No. Repeat, No. There Isn’t a ‘Gold Rush’ as Price Sets New Record Highs

Private investors have sold more physical gold than they’re buying as prices set new all-time highs, data from world-leading platform BullionVault shows today, with people taking profits at the fastest pace in more than four years to refute claims of a ‘gold rush’ into the safe-haven metal amid the dreadful violence in Israel and the ensuing bombardment and invasion of Gaza.

“With gold making its fourth attempt at the $2000 level on such awful news, it’s hard to deny that gold loves a crisis,” says BullionVault director of research Adrian Ash. “But contrary to any headlines claiming there’s some kind of gold rush right now, profit-taking continues in physical bullion, and it’s speculative betting in the futures and options market which looks more likely to determine the direction of prices near term.”

BullionVault users sold almost half-a-tonne more than they bought as a group last month, marking the third heaviest net selling since the London-based fintech – now caring for more than £3.3 billion of gold, silver, platinum and palladium for more than 100,000 users worldwide – first enabled private investors to trade wholesale bullion at live prices 24/7 in April 2005.


The number of people choosing to buy gold across last month rose by 16.4% from September’s 4-year low, while the number of sellers jumped by 69.3%, the sharpest rise since and also reaching the most since March, when the ‘mini crisis’ in regional US banking sent gold prices soaring towards new all-time highs.

Together, that pushed the Gold Investor Index – a unique measure of actual trading behaviour among the world’s largest single pool of private investors in physical precious metals – down by 1.4 points to 51.8, the lowest since January’s 3.5-year low of 50.6.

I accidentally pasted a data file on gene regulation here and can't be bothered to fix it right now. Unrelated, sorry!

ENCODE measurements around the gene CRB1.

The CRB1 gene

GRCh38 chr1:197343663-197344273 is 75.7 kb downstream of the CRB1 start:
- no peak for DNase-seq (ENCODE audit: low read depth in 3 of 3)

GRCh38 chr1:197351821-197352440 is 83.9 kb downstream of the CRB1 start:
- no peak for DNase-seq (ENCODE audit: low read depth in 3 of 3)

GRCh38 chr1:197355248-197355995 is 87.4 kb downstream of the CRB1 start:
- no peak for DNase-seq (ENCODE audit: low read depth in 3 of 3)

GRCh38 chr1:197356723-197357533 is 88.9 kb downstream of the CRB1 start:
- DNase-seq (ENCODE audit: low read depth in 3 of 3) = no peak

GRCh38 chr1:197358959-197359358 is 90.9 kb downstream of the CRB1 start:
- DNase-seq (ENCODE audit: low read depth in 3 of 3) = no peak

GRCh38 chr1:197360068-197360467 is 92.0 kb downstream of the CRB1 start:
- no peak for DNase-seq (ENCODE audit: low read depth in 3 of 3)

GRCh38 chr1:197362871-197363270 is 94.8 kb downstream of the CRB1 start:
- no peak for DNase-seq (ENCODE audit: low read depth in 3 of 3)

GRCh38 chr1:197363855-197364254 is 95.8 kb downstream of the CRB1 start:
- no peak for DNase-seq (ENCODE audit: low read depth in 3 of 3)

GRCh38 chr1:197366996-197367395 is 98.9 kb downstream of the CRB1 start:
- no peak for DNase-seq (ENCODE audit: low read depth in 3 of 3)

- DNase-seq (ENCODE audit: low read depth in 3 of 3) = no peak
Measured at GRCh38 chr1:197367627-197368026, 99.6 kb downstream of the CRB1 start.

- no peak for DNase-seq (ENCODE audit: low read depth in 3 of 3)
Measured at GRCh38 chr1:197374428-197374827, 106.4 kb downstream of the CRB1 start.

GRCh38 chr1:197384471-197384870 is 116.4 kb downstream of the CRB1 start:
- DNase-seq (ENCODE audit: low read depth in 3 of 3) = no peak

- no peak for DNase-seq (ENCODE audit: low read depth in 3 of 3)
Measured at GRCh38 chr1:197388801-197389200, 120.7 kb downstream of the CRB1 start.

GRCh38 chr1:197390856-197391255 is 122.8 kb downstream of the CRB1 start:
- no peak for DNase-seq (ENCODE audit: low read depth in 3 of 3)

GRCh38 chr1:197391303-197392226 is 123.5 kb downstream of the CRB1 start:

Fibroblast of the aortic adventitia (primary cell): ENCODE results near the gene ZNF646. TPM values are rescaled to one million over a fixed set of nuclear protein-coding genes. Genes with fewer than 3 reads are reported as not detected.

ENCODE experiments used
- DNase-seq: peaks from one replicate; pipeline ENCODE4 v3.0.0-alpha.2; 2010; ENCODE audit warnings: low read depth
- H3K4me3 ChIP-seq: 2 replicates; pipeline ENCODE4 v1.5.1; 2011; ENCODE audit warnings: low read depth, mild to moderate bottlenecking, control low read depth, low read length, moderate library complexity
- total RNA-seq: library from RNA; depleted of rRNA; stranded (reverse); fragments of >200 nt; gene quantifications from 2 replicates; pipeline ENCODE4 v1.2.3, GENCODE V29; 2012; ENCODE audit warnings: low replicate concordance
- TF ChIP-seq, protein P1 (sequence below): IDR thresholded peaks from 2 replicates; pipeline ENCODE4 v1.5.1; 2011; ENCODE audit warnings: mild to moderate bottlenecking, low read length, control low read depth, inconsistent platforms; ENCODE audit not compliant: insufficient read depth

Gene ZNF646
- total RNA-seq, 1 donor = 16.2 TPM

A reading of 50.0 would signal that the number of people starting or adding to their gold holdings across the month exactly matched the number reducing or selling all of their holdings. The Gold Investor Index set a decade peak of 65.9 as the first-wave Covid crisis began in March 2020. It hasn’t come below 50 since June 2019’s reading of 49.1.


Says Adrian:

“Yet again a crisis has sent gold prices soaring as other asset classes fall, confirming the precious metal’s value as a form of financial insurance. But rather than rushing to buy gold, private investors as a group have used these latest record highs to take profit and rebalance their position overall.”

Gold ended October with a new record-high monthly finish in US Dollars (up 6.8% at $1997 per Troy ounce), UK Pounds (up 7.4% at £1645) and Euros (up 6.5% at €1883) as well as in terms of many other major currencies including the Chinese Yuan and Japanese Yen.


Global stock markets in contrast lost 3.0% in Dollar terms, the third monthly fall in a row on the MSCI World Index, and major Western government bond prices also fell, with longer-dated US Treasury prices dropping 5.8% across the month.

As BullionVault users as a group sold 67.2% more gold than bought on average each day last month, net selling totalled 470 kilograms in October, the heaviest one-month liquidation since June 2019 (775kg).